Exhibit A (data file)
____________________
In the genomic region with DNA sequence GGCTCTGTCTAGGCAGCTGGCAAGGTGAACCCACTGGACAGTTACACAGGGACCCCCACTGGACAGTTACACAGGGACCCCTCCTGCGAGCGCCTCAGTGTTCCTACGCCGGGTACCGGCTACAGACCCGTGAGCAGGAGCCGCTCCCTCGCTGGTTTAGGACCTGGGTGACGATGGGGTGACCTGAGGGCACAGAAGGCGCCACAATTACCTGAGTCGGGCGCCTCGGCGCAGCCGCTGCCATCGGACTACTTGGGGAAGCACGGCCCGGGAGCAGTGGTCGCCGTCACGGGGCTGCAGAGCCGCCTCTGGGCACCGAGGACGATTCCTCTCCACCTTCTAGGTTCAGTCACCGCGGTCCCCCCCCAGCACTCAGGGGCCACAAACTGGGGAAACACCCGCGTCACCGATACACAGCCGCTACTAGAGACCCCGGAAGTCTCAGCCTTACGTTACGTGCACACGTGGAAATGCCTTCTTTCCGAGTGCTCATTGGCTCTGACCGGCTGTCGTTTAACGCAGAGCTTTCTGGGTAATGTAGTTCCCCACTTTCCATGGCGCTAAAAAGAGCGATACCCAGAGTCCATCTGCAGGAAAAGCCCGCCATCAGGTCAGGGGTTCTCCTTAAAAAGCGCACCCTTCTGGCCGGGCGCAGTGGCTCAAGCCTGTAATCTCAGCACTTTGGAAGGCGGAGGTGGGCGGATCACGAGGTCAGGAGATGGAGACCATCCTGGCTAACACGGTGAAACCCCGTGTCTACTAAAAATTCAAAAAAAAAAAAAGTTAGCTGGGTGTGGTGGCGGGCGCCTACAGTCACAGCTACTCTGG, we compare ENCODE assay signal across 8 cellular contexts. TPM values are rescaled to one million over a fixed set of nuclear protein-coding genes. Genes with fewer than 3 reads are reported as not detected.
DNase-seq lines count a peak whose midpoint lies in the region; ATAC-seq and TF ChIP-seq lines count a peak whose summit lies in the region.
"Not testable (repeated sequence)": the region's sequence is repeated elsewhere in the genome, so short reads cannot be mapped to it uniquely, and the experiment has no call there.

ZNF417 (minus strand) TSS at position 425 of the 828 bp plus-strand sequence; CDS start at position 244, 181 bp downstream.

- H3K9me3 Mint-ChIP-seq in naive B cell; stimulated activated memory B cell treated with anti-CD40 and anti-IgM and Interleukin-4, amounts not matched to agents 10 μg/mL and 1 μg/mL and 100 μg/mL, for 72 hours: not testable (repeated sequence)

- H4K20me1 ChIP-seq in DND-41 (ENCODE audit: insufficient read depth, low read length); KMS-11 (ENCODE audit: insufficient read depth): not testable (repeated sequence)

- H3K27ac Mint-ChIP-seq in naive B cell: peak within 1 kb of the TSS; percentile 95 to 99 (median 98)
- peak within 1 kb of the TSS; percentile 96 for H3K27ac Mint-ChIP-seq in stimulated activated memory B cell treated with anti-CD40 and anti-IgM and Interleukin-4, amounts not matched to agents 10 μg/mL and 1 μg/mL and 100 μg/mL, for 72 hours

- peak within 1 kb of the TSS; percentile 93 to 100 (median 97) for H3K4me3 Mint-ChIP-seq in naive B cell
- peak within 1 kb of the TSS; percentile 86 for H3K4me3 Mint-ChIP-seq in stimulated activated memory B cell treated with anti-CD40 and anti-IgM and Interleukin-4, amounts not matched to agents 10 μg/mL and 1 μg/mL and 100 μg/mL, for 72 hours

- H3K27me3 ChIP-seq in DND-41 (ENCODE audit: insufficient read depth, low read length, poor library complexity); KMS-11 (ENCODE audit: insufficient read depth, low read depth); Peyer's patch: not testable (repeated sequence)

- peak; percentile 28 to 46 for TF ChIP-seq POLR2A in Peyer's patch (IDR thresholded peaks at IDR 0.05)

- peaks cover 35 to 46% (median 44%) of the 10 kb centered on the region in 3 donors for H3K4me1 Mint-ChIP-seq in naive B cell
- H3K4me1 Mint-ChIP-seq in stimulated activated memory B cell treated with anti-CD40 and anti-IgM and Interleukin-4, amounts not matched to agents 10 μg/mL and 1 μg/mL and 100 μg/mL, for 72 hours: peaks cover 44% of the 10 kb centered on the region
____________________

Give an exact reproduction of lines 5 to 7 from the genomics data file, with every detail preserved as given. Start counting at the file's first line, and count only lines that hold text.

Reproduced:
- H3K9me3 Mint-ChIP-seq in naive B cell; stimulated activated memory B cell treated with anti-CD40 and anti-IgM and Interleukin-4, amounts not matched to agents 10 μg/mL and 1 μg/mL and 100 μg/mL, for 72 hours: not testable (repeated sequence)

- H4K20me1 ChIP-seq in DND-41 (ENCODE audit: insufficient read depth, low read length); KMS-11 (ENCODE audit: insufficient read depth): not testable (repeated sequence)

- H3K27ac Mint-ChIP-seq in naive B cell: peak within 1 kb of the TSS; percentile 95 to 99 (median 98)